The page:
Blood Bikers | Unsung Heroes of the Night


There are many aspects to the National Health Service that allow it to function, albeit pushed to its limits. It is the largest employer of jobs in the UK, taking in around 1.7 million workers including doctors, nurses and ambulance staff across the country.

What many people don’t know is that the NHS also relies on many volunteers. One of these diverse volunteer groups is the Blood Bikers, an unpaid and selfless bunch of about 2,870 volunteers who spend their evenings out in the night furiously criss-crossing cities in order to get people the vital supplies they need to survive. A community made up of all types of people with different backgrounds from engineers, police officers and bricklayers to company directors and many more. To make the job safer, Custom Lids jumped on board to supply customised helmets at a discounted price to help support this invaluable service.

It’s not a romantic job but one that needs to be done. Often taking this on as a second unpaid role after their day jobs have come to a close, these couriers choose the night as their preferred time to work, encountering less traffic. Why do they do it? Because everyone needs a silent hero.
In fact, in 2014, talk of their importance to the NHS led to rumours that the government was looking into amending traffic regulations to allow Blood Bikers more freedom to move through the cities.
The growing demand for their work can be seen by NHS requests for Blood Bikers increasing from 34,000 requests in 2013 to 39,000 in 2015.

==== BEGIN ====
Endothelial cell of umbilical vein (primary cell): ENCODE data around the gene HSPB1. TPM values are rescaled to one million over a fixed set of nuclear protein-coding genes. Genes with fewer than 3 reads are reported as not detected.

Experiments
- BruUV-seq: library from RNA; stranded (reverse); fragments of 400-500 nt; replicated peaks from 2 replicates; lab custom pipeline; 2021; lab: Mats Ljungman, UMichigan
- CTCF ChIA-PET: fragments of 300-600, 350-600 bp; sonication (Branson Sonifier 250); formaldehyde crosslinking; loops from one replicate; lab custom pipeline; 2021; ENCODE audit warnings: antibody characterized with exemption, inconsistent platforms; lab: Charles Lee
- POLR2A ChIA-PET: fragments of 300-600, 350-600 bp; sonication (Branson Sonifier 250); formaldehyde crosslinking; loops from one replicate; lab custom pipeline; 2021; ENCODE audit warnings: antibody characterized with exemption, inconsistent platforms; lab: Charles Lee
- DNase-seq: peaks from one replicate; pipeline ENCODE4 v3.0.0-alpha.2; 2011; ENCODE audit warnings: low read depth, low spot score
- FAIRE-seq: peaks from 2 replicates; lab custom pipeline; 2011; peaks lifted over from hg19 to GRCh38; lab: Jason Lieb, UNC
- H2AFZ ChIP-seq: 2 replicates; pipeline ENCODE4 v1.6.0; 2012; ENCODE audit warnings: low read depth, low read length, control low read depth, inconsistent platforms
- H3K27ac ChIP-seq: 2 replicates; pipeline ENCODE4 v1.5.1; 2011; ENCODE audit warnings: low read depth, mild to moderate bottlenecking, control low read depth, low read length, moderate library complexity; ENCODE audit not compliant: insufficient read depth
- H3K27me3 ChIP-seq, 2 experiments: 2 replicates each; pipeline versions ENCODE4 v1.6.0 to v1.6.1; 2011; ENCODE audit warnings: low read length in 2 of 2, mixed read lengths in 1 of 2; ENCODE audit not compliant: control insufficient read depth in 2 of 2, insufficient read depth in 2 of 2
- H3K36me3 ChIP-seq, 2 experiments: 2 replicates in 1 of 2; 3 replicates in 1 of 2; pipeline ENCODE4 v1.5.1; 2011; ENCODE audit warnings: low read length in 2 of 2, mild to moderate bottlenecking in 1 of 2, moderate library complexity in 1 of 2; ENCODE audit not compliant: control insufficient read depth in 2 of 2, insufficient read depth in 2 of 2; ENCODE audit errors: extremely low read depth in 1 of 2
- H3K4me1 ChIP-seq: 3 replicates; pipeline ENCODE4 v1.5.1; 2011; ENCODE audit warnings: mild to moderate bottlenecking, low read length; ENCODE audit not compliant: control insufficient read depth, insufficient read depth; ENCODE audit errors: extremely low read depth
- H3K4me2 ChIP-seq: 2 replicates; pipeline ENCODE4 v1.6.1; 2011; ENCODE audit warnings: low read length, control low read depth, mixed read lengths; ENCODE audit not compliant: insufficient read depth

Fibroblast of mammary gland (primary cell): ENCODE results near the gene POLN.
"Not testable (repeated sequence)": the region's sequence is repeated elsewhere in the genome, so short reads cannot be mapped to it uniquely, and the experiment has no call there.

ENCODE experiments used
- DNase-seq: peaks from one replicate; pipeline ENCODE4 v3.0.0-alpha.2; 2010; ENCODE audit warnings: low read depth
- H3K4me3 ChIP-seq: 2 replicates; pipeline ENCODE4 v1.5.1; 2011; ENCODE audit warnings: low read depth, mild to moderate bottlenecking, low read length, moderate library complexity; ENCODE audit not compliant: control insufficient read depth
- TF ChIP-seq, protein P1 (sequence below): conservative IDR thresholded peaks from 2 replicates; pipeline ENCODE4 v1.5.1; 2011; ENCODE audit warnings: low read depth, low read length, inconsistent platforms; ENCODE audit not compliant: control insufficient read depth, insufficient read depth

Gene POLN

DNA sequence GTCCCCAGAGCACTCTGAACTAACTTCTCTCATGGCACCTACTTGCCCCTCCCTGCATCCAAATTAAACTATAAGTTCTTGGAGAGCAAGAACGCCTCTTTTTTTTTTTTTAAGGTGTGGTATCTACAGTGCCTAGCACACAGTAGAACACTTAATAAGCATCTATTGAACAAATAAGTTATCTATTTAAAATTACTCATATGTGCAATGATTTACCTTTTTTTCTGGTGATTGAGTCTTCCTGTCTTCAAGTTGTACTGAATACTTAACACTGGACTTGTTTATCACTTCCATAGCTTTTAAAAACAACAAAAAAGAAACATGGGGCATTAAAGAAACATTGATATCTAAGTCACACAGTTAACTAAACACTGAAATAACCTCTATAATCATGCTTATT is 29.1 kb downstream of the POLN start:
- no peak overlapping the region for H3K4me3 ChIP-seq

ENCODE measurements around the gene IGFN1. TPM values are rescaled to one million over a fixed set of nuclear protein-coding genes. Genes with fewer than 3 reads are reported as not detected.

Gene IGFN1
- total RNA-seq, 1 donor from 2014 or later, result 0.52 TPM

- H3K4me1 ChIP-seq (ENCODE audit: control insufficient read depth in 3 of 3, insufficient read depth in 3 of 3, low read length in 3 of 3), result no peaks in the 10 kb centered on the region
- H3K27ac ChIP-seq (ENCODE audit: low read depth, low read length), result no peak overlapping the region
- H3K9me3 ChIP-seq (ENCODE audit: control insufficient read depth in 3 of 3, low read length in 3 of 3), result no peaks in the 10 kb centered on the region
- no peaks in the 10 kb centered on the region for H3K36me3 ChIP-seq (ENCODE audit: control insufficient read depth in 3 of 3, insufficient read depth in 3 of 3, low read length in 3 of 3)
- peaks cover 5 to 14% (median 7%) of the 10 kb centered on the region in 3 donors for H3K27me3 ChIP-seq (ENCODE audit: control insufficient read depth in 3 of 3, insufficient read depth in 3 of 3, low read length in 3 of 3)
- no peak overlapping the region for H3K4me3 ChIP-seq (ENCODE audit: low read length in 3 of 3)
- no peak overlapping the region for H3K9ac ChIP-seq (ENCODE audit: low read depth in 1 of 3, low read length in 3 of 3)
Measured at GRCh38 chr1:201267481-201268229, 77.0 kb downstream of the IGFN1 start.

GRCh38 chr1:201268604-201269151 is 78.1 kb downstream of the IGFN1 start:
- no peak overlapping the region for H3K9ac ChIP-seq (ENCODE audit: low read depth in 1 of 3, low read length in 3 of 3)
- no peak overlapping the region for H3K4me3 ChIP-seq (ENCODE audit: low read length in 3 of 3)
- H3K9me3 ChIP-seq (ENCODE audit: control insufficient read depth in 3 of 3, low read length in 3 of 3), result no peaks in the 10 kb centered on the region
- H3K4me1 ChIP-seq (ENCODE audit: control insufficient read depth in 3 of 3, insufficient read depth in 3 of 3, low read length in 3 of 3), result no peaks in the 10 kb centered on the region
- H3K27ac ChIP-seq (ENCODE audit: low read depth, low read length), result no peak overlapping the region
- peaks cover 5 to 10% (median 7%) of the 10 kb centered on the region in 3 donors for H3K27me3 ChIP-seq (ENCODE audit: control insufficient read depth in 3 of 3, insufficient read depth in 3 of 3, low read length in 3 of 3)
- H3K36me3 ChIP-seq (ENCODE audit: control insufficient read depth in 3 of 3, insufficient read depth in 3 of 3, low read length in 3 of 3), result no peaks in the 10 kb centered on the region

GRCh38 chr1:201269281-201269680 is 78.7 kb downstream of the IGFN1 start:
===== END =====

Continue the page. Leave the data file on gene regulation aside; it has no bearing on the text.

There are 27 individual member groups across the UK working towards the common goal; to deliver vital supplies to hospitals when they are needed. Blood Bikers never know the specific purpose of what they are delivering other than its urgency and potential to save a person’s life. This crucial service is provided to the NHS at no cost, providing a welcome saving to an organisation already stretched to its financial limits. The group buy all their bikes and modify them for the utmost efficiency, namely against adverse weather conditions and with improved luggage capacity. This explains why donations are so important, especially as Blood Bikers relies entirely on voluntary contribution.

The late hours these riders stick to more than often means you will never see them out on the roads, but keeping them there is of undeniable importance. You never know when the next call is going to come.